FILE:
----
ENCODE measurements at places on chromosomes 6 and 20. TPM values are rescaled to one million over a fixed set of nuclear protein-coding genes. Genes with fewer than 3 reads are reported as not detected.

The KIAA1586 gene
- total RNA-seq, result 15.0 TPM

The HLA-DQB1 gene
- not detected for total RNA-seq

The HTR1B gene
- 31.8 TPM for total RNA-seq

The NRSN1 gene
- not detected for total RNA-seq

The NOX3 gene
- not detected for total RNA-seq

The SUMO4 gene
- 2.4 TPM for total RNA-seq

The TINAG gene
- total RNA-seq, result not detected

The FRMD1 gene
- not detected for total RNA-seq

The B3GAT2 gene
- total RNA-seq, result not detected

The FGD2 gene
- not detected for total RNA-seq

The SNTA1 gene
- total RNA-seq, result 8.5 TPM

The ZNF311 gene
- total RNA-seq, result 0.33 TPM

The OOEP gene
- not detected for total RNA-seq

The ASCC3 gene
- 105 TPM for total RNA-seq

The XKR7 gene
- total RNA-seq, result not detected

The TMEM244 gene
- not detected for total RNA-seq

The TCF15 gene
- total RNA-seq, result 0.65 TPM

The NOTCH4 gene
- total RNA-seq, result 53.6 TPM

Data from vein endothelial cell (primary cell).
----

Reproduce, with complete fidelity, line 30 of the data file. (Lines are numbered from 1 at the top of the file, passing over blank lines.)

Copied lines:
The XKR7 gene